Clean living doesn’t keep Liverpool man from jail
LISBON – An East Liverpool man with a lengthy criminal past and accused of taking a loaded semi-automatic handgun and marijuana into Wellsville’s Platinum Bar in 2010 was sentenced to two years in prison on Friday by Judge C. Ashley Pike in Columbiana County Common Pleas Court.
John N. Lockett III, 37, St. George Street, East Liverpool, had a large crowd of people supporting him in the Columbiana County Common Pleas Court room, including three people who claimed Lockett has become a better person since the incident in November of 2010.
However, Assistant Prosecutor Tammie Riley Jones, who asked for a three-year sentence, pointed out not only does Lockett have a lengthy criminal record, including several felonies, but he has continued to commit crimes since the charges were filed against him in 2010.
Jones said at least four other charges are pending since the 2010 indictment was issued. Lockett has three misdemeanor charges pending in East Liverpool Municipal Court, where a jury trial is expected in December for charges of aggravated menacing, failure to confine or restrain a dog and barking or howling dog.
In May in East Liverpool Municipal Court, he pleaded guilty to obstructing official business and a disorderly conduct charge, which was amended from domestic violence.
Jones also reported he has had multiple offenses several times, committing additional crimes while charges are still pending for others. She mentioned several cases in 2006, 2007 and a lengthy record in Michigan also.
Although Jones mentioned domestic violence charges, defense attorney Doug King claimed his client has never been convicted of a domestic violence offense, but said those have been reduced.
“I have represented him on a number of charges,” King told Pike prior to sentencing. “Mr. Lockett can barely walk outside of his home without being harassed by the East Liverpool Police Department. They seek him out and attempt to charge him with anything, even if it later has to be reduced.”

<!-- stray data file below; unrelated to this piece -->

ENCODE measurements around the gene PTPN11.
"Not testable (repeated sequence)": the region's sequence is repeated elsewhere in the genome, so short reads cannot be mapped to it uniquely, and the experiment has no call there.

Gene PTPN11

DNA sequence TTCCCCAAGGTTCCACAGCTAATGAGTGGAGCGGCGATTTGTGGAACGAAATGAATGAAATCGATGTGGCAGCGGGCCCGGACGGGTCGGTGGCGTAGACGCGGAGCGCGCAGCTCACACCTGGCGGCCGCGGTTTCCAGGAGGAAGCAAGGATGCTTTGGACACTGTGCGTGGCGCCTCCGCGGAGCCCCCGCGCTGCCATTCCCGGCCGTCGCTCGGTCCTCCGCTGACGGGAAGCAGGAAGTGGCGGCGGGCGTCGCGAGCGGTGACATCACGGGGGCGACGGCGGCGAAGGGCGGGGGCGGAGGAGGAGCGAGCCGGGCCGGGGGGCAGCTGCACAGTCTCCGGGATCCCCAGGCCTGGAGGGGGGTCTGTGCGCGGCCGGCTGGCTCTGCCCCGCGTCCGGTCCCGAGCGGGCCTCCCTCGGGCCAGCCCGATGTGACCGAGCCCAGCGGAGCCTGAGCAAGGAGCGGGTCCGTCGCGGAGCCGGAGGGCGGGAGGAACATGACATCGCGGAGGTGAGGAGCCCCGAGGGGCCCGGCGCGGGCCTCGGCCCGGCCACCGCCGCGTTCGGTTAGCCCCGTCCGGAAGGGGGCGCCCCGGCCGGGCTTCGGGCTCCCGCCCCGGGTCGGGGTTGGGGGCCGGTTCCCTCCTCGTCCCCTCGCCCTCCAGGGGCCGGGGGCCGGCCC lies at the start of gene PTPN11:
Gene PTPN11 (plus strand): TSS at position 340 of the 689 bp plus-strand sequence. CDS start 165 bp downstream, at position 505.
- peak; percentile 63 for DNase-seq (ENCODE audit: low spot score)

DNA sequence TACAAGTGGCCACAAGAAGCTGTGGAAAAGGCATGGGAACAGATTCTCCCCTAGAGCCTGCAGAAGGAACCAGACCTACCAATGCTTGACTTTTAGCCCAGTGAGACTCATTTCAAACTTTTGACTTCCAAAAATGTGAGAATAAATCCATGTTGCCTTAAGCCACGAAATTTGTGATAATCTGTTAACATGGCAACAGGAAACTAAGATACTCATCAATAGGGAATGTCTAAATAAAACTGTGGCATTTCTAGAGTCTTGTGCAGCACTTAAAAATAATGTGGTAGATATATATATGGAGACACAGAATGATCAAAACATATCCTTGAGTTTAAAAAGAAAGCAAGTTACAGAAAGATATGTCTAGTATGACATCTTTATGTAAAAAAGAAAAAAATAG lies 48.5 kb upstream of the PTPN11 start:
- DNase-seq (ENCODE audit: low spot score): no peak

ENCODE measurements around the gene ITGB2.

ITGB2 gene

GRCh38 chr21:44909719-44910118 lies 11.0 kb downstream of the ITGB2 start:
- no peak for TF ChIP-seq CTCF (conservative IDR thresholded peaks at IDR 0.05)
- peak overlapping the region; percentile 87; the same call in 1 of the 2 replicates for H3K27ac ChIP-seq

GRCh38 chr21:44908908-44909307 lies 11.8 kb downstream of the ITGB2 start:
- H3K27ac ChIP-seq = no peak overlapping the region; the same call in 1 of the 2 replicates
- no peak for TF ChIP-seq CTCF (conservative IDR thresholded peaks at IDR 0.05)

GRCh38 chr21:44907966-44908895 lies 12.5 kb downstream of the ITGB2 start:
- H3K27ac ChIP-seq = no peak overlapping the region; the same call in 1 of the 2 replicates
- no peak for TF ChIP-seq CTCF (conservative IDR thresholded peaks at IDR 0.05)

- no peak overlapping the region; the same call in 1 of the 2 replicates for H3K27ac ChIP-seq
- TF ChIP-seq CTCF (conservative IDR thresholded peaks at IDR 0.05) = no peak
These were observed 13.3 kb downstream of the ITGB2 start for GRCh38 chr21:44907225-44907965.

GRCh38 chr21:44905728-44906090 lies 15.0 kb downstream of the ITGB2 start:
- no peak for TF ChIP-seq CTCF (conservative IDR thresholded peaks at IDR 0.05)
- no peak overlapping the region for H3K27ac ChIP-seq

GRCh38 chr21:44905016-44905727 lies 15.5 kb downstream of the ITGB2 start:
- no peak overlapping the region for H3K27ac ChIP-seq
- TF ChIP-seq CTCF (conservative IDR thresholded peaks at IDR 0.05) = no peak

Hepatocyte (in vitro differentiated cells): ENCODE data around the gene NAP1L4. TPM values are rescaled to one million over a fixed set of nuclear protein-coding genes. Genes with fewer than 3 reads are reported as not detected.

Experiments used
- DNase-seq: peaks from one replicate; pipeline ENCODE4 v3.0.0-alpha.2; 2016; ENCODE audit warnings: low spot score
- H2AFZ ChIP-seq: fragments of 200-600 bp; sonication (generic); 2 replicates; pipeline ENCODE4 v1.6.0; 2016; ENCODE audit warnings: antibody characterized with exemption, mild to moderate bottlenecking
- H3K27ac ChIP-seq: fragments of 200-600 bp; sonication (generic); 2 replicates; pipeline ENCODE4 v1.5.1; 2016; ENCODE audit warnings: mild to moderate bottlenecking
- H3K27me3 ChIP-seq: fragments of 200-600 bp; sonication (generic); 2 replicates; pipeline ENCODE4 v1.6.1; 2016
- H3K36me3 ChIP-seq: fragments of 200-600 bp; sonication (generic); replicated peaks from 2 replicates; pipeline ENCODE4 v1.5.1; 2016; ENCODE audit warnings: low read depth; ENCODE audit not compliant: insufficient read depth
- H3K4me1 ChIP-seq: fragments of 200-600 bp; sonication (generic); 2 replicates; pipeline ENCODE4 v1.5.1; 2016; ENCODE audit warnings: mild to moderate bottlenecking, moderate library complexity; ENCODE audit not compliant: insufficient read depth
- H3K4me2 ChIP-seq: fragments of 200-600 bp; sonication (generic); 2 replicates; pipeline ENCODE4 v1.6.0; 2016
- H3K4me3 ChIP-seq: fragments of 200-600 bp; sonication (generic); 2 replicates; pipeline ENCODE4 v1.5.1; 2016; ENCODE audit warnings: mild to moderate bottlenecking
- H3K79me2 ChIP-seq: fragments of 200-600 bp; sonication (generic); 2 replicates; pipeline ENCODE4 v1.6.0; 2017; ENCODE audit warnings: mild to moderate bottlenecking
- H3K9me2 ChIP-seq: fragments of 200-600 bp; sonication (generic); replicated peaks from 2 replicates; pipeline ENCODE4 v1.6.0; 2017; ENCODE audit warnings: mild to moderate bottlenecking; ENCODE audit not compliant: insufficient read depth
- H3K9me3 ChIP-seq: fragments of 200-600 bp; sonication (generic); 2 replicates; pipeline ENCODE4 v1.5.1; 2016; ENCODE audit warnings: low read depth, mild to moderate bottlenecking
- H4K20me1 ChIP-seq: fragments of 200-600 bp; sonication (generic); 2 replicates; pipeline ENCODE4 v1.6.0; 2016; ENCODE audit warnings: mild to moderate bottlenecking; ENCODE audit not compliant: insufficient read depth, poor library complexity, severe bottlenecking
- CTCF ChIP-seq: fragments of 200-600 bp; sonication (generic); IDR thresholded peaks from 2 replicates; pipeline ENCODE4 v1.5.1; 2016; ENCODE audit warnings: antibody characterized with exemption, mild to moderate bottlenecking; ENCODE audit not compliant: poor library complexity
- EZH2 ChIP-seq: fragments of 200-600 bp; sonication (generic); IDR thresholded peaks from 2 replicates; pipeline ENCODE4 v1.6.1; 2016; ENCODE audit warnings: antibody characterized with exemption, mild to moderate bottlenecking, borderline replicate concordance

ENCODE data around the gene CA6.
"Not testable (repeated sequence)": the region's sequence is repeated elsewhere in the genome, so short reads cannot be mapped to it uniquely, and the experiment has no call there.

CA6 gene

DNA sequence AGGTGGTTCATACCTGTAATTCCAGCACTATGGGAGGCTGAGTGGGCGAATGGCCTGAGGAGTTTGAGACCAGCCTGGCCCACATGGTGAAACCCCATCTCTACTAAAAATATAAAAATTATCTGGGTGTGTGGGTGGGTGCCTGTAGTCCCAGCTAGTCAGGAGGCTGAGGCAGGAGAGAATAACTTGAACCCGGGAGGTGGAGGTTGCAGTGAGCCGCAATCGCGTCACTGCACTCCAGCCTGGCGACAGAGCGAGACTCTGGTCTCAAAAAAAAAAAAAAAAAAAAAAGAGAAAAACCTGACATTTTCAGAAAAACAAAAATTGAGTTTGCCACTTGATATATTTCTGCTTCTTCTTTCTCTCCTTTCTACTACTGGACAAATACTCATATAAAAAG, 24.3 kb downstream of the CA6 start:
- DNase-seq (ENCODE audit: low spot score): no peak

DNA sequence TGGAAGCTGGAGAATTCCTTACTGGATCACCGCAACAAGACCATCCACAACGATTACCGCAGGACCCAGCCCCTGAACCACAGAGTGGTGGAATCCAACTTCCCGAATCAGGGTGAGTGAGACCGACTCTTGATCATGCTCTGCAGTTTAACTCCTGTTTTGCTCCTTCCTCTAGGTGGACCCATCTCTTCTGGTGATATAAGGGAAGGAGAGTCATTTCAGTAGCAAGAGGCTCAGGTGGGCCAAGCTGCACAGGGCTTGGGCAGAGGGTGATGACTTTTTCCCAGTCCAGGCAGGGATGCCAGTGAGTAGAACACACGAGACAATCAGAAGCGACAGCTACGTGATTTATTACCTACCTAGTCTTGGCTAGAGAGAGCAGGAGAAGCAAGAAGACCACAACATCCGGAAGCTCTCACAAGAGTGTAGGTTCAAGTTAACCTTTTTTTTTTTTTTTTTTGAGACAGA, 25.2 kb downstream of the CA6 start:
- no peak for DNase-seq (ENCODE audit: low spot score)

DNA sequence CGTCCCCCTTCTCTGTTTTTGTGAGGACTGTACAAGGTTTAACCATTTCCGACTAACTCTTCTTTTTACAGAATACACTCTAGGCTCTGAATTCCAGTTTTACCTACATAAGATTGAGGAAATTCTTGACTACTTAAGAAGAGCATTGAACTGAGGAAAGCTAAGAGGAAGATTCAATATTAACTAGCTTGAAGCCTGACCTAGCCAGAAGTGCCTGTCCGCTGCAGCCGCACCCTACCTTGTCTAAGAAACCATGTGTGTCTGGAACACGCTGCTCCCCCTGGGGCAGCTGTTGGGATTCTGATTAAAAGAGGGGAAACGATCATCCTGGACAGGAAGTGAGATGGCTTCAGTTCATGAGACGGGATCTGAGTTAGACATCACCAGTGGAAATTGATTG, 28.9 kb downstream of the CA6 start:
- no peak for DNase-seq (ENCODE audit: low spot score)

According to King’s version of why Lockett had the gun at the Platinum Bar, Lockett’s friend had been in a fight, and he took it off his friend so the gun could not be used. Although King said it was not the best decision, he said he believed Lockett thought he was doing the right thing.
During the course of the case, King had filed a motion to suppress the evidence found when Wellsville police searched Lockett when they were called to the bar for an alleged fight. Lockett had been found with a loaded Colt 45-caliber semi-automatic handgun. With a previous trafficking in cocaine conviction from 2004, Lockett is not permitted to possess firearms. Additionally, he had 11 individually wrapped baggies of marijuana inside his pocket along with $165 believed to have been used in the commission of a drug-related offense.
At a February 2012 suppression hearing, a Wellsville police officer had testified he saw Lockett slap Sena Williams and had another police officer take him outside and attempt to search him. Lockett reportedly then ran from police and had to be Tased to be taken into custody.
Other patrons, including Williams, testified at that hearing that Williams hit Lockett in the back of the head first. She also refused to cooperate with police and no charges were filed regarding the slap.
Following that hearing, Pike had ruled the evidence found on Lockett would be suppressed. However, an appeals court reversed Pike’s decision in March 2013 noting under the circumstances at the bar that night, it was reasonable for police to frisk people for weapons.
Lockett then pleaded guilty in September to illegal possession of a firearm in a liquor permit premises, having a weapon while under a disability and trafficking in drugs.
At Friday’s sentencing hearing Williams testified she is the mother of four of Lockett’s children, and he has been caring for them the past four months while she has been in poor health.
Stanley Burt, his father-in-law and supervisor at an excavating business where Lockett has been working and the Rev. Ernest E. Peachey of the Second Baptist Church in East End, both testified to an improvement in Lockett’s life in recent months. Lockett is reportedly involved with the trustee board of the church and has been “faithfully” bringing his children to church. He recently married Burt’s daughter and has an infant child.
Calling some of his own past actions “childish and stupid” Lockett told Pike he would not do some of those things again. Pike noted Lockett’s first conviction was a breaking an entering in 1994 and there have been a lot of charges since that time, including trafficking in both crack cocaine and cocaine.
Pike urged Lockett to continue to live a better life when he is released and consider if East Liverpool is a difficult place for him to live.